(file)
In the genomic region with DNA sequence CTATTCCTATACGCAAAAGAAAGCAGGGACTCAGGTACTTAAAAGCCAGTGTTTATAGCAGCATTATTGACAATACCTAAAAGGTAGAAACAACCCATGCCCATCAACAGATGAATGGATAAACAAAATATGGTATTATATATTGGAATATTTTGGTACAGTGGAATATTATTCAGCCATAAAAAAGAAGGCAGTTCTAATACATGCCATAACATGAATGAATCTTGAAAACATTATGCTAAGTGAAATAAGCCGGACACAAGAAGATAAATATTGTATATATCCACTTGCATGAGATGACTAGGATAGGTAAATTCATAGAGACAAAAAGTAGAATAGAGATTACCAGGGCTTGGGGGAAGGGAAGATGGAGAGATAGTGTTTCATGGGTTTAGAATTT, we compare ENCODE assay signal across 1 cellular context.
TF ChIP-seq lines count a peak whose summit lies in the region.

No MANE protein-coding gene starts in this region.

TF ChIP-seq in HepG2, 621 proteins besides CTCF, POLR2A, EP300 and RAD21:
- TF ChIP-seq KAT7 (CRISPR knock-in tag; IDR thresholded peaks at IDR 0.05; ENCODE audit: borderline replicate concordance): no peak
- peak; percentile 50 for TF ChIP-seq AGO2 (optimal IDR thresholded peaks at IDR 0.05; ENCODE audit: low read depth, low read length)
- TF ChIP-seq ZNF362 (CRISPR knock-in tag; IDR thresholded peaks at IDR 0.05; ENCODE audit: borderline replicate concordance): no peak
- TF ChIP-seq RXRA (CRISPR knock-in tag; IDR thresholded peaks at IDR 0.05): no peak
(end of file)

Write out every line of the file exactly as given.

In the genomic region with DNA sequence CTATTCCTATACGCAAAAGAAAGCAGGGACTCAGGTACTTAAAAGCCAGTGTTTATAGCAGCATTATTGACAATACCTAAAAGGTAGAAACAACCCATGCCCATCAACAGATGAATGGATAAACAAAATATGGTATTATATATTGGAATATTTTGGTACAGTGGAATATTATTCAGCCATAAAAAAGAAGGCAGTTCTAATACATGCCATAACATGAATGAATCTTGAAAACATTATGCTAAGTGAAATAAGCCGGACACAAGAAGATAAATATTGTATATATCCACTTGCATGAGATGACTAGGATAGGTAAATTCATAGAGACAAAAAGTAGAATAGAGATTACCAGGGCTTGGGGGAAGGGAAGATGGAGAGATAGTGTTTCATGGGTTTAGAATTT, we compare ENCODE assay signal across 1 cellular context.
TF ChIP-seq lines count a peak whose summit lies in the region.

No MANE protein-coding gene starts in this region.

TF ChIP-seq in HepG2, 621 proteins besides CTCF, POLR2A, EP300 and RAD21:
- TF ChIP-seq KAT7 (CRISPR knock-in tag; IDR thresholded peaks at IDR 0.05; ENCODE audit: borderline replicate concordance): no peak
- peak; percentile 50 for TF ChIP-seq AGO2 (optimal IDR thresholded peaks at IDR 0.05; ENCODE audit: low read depth, low read length)
- TF ChIP-seq ZNF362 (CRISPR knock-in tag; IDR thresholded peaks at IDR 0.05; ENCODE audit: borderline replicate concordance): no peak
- TF ChIP-seq RXRA (CRISPR knock-in tag; IDR thresholded peaks at IDR 0.05): no peak